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A few YBs and lawyers were not spared either. When the lawyers asked the police why we were arrested, they were arrested as well (for asking?). Just fantastic! It was pandemonium actually and everyone was busy making calls with their hand phones.


I looked out when the siren blared and we were on our way.

As we cruised along, I began to feel like we were like cattle being taken to a slaughter house. You may wonder why I choose such figures of speech. The truth is because of the way those unlucky ones were manhandled.

 

We reached our destination and were kept for some 20 minutes in the stuffy truck. Then the FRU officers arrived to encircle the area meant to be a parking lot to ensure that none of us would play out the movie, The Great Escape. But none of us was a Charles Bronson in-the-making that night but peaceful Malaysians, just ourselves.

 

We were asked to sit while the FRU officers were watching us like hawks. The first hour, everyone was busy either answering incoming calls or to respond to “sms(es)”. We got to know each other and we each had a tale to tell.

 

All of a sudden, fireworks lit the sky and we acknowledged spontaneously with claps and cheers. Bersih had announced its first anniversary!

 

Many of us were not amused. It was because we had shared the same venue that the police had taken such action.

 

I sat by myself after getting to know everyone because my anger refused to leave my system. With each person I got to know, I could see their eyes telling me a story. The police offered us a carton of cupped drinks and my parched throat had no complaint.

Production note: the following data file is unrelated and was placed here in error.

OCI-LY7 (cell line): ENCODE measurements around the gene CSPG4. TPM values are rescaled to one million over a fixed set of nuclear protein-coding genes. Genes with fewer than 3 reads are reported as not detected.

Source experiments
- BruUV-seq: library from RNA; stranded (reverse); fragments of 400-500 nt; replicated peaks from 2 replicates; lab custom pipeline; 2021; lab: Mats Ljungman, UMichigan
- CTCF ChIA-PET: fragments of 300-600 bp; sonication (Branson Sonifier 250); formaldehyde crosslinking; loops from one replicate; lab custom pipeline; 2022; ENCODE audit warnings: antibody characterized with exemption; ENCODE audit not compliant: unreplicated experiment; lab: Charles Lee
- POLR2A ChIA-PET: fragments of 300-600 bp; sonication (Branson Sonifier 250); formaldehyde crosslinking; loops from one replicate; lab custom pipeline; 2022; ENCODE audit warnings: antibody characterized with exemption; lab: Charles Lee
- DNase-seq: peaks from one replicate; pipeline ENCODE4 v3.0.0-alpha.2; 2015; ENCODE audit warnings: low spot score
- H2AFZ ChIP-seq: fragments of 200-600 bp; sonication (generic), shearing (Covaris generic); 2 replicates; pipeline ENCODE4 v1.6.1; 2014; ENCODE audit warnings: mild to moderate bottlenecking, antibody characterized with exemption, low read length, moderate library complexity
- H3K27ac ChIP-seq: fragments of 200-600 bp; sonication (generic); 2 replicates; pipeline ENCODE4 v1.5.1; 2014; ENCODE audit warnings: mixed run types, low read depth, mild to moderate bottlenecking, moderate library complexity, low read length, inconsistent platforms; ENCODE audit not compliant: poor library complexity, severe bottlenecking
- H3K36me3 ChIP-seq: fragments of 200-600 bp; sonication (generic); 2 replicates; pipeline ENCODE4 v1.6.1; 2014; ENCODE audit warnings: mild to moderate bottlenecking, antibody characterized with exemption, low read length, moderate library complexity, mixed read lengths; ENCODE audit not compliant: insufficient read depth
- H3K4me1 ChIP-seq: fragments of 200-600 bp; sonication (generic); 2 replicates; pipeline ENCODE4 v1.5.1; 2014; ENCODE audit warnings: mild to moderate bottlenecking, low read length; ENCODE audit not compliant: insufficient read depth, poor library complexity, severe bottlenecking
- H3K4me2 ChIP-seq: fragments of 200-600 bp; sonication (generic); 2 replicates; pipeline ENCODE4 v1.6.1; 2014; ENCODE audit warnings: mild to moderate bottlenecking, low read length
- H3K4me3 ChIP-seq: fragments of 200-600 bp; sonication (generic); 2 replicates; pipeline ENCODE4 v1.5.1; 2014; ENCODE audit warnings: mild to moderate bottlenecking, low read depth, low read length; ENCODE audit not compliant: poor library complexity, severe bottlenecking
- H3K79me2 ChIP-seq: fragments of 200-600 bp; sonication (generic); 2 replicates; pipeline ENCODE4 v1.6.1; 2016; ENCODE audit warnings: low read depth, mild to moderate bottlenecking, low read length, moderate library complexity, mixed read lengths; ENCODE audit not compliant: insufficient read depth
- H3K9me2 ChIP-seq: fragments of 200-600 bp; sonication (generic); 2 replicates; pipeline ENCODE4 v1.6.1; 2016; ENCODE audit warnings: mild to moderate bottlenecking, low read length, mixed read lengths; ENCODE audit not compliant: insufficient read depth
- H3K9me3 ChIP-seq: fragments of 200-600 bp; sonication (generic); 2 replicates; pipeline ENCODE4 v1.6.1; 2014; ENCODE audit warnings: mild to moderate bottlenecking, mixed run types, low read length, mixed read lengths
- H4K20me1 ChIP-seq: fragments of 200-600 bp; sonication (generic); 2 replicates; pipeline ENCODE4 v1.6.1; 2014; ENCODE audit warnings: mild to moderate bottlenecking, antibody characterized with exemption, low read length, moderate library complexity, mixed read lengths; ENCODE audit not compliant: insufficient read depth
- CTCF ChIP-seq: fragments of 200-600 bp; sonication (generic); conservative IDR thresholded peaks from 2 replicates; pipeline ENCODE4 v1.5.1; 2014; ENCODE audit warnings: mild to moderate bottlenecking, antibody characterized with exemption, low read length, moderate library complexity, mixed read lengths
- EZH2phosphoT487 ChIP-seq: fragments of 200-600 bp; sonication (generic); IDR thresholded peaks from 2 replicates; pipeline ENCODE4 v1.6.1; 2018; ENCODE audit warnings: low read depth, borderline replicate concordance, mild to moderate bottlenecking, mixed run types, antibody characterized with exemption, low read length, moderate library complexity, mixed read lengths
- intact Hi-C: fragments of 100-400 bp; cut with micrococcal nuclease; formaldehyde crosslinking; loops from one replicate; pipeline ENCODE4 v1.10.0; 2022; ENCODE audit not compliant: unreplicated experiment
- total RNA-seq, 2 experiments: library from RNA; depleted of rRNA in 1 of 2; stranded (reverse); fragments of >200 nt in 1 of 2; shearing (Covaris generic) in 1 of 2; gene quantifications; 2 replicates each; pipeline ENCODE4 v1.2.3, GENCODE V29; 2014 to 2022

Then, I spoke to my wife and she was calm, but her voice betrayed her. It cracked with concern as she kept asking me about the well-being of those who were with me. Whose spouse would not ask and be concerned?

 

As dawn was about to break, my vision blurred because, looking at those with me, the silent message of solidarity emerged to harness my belief that Malaysians are beginning to stand up and be counted for what they believe in. I released a pretentious yawn to hide my emotion and wiped away the angry tears welling up in my eyes. I shed silent tears for a reason – the reason that I believe in our Jalur Gemilang!

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Exhaustion seeped in as the clock ticked away. The battery in their handphones went flat.

 

Friends and sympathisers gathered and sang the National Anthem outside the police station. They stayed on, expecting us to be released at around 4.00am but were disappointed. So were we. Some found their way into the adjacent building and gave us a roar of support to show that they were with us. It was very touching and we all waved back to acknowledge their kind gesture at such a time of need.

 

State assembly member Lau Weng San was assaulted by the police.

 

What has gone wrong with our system? For elected reps and others to be subjugated to such uncalled for treatment is horrendous! Shouldn’t the police be mobilized to provide protection rather than to make blatant arrests? Men, women and children were about to disperse after singing the National Anthem; such mayhem was totally unnecessary.

The presence of the human right lawyers was exemplary.

 

Fifteen lawyers from the Selangor Bar Council arrived within an hour. They advised us how to go about making the statements and about our right to remain silent. They did not come emptyhanded. Fried chicken and drinks were sufficient for all of us and were a welcome sight. We thank you for your compassion.

 

In jubilant mood despite the long wait.

 

The bailers came after our statements were recorded. Many shook our hands instead. For what I wondered. Simple. If it is not you, it will be us to be arrested too. Strangers became friends and friends became brothers and sisters among Malaysians that brought forth unity. It was all for a good cause with just little white candles burning brilliantly in the dark under the starry sky.

 

I reached home and silently sneaked into my room. On the half-empty bed lay my beloved wife, snuggling under the comforter not realising I was home. I knew she could not sleep and perhaps her exhaustion had taken a toll. Refusing to wake her up, I left the room leaving the hiss escaping from the air-conditioner to sing her a lullaby.